Racial Profiling, or Why CMC Needs More Diversity
Carlos Ballesteros | Oct. 3, 2014, 10:52 p.m.
Two weeks ago, I published a column on Claremont McKenna College’s five-year drop in its student body’s socioeconomic diversity and its overarching effects on the college as a whole. Never did I imagine my concerns being immediately validated.
On the night of Sept. 20 (the day after the piece was published), two enlisted U.S. Marines, my girlfriend and I were racially profiled outside of Phillips Hall at CMC.
Let me trouble you with the details: After a quick 7-11 run, we all came back to CMC to chill and reminisce—all four of us went to the same high school on the west side of Chicago. It was Keyvan and Cesar’s fourth or fifth time coming to campus. They’re both stationed in Camp Pendleton, a brisk, 45-minute drive away from Claremont.
Shortly after leaving the Sixth Street parking lot, I realized that I left my CMC ID in my room. “No biggie,” I thought to myself. It isn’t rare for people to ask to get into lounges and dorms.
Lo and behold, after only a couple of minutes waiting outside Phillips, three guys who looked like first-years began walking toward us. It was dark out, around 12:30 a.m., so I approached them in a friendly manner, just in case.
“Yo, can you guys open Phillips for me? I forgot my ID in my room,” I told them.
“Yeah, sure,” said one of the guys, nonchalantly.
As he began to walk over, one of his friends began to whisper something, glaring at us from a distance. The first guy seemed to not pay attention and continued to walk toward us. But when he was about 10 steps away from me, the same whispering friend yelled with urgency, “Dude, legit!”
The guy already had his ID out. But he turned to look at his friend, then back at us, and proceeded to turn around and leave.
“Sorry, we gotta go,” he warily said as he fast-walked away.
“But it’ll only take you 10 seconds!” I pleaded. Nobody else had passed by, and I didn't want to keep my buddies waiting any longer.
“Sorry!” the whisperer said. “We’re in a hurry.”
At this point it’s worth nothing that all four of us are Mexican—dark Mexican, at that. It’s also worth noting that we weren't wearing boat shorts and Sperrys, either.
Having realized what just occurred, my girlfriend, a Pomona second-year, said a loud “What the hell?!” Cesar and Keyvan followed up with their own confusion: “That’s some fucked up shit,” one of them said. “Do we really look like we’re gonna rob this place?”
Meanwhile, I’m standing still where the guy was supposed to meet me, shell-shocked.
“Maybe they were in a hurry,” I think to myself. “Maybe they were uncomfortable with letting people in the dorm when it’s so dark outside. Maybe we’re the ones that are too dark…”
I’m not gonna lie: I was angry. I was ready to become their criminal. But after yelling “Fuck you” in their general direction, I cooled down. I wasn’t about to give them the pleasure of justifying their prejudice.
So what does socioeconomic and racial diversity have to do with racial profiling on campus? It has everything to do with it.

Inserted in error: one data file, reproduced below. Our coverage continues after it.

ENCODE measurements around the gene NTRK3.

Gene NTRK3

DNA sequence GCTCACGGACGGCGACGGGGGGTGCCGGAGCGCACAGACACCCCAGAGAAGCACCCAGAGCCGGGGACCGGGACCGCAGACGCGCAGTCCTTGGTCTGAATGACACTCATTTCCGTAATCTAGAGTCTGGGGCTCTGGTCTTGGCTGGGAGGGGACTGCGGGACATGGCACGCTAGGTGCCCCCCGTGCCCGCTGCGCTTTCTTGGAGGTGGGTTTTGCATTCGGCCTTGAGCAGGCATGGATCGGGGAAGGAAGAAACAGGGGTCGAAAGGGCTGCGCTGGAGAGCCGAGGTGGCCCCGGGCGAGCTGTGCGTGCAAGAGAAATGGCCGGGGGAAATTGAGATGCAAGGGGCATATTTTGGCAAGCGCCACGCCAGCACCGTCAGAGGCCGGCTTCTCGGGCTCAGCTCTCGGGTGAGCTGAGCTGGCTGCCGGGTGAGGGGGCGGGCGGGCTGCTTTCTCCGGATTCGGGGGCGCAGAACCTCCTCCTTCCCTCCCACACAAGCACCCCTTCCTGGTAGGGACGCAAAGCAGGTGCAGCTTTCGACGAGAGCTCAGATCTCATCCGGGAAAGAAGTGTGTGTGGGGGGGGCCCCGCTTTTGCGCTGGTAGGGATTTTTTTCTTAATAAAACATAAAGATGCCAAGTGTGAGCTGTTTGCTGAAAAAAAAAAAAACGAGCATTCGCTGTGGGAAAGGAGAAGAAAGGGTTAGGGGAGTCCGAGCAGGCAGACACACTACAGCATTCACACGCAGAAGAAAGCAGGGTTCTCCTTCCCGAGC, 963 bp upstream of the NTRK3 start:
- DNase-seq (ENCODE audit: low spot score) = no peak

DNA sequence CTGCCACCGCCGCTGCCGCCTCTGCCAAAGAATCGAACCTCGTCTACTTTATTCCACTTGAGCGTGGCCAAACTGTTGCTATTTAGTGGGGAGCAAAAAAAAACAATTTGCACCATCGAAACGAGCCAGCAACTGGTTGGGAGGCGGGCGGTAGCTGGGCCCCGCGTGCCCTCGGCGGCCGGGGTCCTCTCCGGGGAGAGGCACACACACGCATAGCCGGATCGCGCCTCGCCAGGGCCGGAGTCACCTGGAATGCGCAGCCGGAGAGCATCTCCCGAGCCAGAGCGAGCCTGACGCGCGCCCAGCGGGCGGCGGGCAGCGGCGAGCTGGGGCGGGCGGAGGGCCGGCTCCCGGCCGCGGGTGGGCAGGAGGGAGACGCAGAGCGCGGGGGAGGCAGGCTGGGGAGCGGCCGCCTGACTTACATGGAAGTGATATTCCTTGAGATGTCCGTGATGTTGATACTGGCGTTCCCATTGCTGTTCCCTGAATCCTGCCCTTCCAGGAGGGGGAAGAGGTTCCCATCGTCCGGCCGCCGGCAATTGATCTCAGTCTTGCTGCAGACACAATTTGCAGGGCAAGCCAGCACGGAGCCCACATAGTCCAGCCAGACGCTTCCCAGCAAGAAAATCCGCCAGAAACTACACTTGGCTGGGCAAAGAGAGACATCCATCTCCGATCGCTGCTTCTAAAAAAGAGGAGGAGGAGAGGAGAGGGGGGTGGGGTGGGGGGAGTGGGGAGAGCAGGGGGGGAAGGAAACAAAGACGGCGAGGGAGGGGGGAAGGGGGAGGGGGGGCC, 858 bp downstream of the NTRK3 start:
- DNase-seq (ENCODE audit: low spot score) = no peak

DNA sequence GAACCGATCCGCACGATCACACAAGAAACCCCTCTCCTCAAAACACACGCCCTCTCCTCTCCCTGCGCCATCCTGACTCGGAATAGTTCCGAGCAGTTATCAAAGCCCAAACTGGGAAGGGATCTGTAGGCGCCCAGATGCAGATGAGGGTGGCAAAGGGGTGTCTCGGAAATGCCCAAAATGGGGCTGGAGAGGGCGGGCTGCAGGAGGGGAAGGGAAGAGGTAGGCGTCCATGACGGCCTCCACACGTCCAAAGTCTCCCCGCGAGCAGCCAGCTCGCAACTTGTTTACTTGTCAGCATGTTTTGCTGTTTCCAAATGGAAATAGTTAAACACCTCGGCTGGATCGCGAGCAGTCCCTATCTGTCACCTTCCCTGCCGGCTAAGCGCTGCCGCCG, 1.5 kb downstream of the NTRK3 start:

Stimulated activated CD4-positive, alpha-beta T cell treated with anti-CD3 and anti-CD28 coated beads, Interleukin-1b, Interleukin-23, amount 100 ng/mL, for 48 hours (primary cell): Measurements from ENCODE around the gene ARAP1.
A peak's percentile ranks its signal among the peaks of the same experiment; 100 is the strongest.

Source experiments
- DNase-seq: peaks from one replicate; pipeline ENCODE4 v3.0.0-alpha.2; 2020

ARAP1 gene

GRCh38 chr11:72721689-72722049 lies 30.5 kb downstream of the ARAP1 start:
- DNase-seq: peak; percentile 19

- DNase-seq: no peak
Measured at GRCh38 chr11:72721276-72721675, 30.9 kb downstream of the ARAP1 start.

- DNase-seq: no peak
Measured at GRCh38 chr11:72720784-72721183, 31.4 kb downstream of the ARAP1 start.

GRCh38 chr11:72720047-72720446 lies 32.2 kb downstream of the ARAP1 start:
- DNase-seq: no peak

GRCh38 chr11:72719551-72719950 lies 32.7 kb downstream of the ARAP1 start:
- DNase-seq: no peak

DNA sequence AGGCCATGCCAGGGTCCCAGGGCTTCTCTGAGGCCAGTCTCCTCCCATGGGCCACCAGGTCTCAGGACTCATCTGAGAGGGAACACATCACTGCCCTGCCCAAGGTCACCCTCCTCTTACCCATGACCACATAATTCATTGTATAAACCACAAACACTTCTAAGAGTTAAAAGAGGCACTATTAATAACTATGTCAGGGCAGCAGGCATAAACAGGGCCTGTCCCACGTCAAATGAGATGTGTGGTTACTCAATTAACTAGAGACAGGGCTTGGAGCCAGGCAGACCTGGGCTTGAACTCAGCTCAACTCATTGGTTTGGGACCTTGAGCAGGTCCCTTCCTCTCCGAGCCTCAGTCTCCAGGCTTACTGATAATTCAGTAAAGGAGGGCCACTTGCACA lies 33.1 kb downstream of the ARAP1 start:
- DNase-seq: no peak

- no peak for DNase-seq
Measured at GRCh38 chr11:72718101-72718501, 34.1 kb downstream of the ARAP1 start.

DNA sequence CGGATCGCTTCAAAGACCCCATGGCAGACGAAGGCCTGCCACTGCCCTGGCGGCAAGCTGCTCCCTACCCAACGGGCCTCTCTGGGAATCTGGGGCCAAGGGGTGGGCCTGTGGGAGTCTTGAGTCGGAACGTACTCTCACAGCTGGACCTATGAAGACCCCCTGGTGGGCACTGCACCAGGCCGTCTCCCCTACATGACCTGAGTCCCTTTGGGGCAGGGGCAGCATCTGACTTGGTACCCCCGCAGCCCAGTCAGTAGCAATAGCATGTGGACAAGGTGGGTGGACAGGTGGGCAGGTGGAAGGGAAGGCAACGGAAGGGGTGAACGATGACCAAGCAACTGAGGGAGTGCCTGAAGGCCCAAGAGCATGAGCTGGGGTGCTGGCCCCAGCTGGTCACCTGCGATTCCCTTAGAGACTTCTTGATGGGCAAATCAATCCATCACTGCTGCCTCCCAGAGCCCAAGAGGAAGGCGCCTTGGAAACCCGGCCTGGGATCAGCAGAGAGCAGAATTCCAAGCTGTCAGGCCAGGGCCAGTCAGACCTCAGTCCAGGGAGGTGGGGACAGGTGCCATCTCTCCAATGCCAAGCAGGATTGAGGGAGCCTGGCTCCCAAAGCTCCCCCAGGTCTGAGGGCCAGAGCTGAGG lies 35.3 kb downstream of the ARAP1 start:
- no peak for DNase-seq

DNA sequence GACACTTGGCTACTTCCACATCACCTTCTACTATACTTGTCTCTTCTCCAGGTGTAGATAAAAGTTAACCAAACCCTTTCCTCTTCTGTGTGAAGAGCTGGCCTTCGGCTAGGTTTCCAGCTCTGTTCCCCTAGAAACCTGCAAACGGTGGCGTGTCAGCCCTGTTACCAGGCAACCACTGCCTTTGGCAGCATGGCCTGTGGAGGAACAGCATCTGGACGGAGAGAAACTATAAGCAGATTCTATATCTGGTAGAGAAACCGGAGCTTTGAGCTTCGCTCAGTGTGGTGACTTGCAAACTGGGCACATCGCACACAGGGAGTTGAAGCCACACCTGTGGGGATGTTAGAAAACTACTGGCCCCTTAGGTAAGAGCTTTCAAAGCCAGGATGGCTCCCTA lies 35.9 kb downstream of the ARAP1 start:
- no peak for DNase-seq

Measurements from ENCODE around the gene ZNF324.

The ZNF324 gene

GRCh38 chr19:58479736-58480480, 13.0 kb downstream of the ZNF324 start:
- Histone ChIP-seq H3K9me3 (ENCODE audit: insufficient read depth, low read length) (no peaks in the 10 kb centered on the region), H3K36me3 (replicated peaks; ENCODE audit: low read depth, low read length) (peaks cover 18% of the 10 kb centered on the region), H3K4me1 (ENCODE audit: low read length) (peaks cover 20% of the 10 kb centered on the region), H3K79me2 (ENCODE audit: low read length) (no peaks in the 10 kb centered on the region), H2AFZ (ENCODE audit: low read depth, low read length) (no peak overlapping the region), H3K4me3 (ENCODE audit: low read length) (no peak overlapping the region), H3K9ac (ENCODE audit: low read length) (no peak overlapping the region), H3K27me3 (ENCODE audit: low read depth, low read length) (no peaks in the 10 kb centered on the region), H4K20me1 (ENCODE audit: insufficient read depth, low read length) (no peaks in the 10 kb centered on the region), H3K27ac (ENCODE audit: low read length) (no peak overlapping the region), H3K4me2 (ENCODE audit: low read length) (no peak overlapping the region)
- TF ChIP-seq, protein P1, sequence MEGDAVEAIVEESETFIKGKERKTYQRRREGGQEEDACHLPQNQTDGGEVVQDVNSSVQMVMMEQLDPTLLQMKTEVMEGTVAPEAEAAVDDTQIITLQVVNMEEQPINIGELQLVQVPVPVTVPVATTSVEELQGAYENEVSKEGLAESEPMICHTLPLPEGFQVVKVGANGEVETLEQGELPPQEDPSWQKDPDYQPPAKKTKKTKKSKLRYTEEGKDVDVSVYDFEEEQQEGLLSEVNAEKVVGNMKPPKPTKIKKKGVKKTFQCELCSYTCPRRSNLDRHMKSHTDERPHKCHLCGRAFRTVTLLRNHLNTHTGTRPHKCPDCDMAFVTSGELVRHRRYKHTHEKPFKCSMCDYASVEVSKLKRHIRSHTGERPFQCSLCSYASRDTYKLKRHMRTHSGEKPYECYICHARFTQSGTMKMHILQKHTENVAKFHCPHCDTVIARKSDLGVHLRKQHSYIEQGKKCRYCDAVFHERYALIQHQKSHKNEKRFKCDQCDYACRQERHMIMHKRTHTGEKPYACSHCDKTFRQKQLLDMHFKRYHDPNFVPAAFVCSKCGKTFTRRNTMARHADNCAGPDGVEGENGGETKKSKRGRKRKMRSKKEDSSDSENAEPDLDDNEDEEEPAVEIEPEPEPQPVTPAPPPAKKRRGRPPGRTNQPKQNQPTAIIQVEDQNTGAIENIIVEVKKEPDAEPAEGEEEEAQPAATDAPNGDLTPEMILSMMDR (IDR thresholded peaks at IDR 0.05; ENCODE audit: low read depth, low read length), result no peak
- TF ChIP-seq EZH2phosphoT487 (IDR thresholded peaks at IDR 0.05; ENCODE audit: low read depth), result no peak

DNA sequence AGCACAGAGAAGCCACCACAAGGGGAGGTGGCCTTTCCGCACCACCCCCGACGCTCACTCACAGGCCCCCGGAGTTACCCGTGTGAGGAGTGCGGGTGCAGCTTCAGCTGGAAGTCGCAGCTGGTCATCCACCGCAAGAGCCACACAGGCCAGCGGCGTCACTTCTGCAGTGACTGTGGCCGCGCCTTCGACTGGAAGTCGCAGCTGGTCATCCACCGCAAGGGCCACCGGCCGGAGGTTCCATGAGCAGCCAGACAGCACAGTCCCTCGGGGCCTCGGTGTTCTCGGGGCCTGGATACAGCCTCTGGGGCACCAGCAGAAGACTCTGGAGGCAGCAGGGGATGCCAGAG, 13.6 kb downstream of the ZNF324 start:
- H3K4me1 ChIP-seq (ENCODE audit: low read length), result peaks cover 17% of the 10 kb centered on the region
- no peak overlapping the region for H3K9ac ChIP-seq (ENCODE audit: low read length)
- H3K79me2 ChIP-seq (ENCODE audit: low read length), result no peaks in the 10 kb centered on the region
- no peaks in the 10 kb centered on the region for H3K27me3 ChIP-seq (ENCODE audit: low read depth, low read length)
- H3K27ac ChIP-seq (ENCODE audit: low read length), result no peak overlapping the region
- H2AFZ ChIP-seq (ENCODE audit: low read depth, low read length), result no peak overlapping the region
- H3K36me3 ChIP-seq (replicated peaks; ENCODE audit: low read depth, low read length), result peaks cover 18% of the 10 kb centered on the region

The reason why more than half of all students who attend the 5Cs are Caucasian—a grievous disproportion compared to the national, college-age population—is that whites in the United States have had greater socioeconomic and political power up to the present day, making them statistically more likely to attend elite institutions such as the Claremont Colleges. Plain and simple.
Being here also entails having the financial means available to afford this type of schooling. I’m not talking about the 5Cs’ cost of attendance—I’m talking about being able to afford private schools, SAT tutors, costly extracurricular activities, "life-changing" trips across the globe and every other perk needed to spice up someone's application to these schools.
When you put both of these factors together—the overwhelming wealth and whiteness of our campuses—a certain type of environment begins to grow, one in which a majority of the student body is completely foreign to the experiences of low-income people of color.
This alienation is what fosters racism. Only when we are spiritually and physically distanced from each other can prejudice take hold. If one of those dudes knew that I wrote for the newspaper, or that my friends were Marines, or that my girlfriend goes to Pomona—that is, if they even had the slightest clue of who we were—the situation would have been completely different. This column would not have existed.
And this isn’t to say that we need to sing "Kumbaya" and sit around a campfire to appreciate ourselves—it just means creating a campus where seeing people of color dressed in non-affluent ways is not out of the ordinary. How can that happen when only 11 percent of our student body receives a Pell Grant? How diverse can we be when our racial demographics are dominated by wealthy nonresident aliens?
It’s up to CMC—the 5C with the lowest socioeconomic diversity—to prevent these forms of discrimination from growing. Only through a diverse campus substantially made up of students of all colors and income levels can we free ourselves of damaging stereotypes. This time it was just the door to Phillips, tomorrow it could be a job interview. What I'm trying to say is this: neither the color of my skin nor the clothes on my back have the right to determine who I am. Only my soul can do that.
Carlos Ballesteros CM '16 is a sociology and history double major from Chicago, Ill.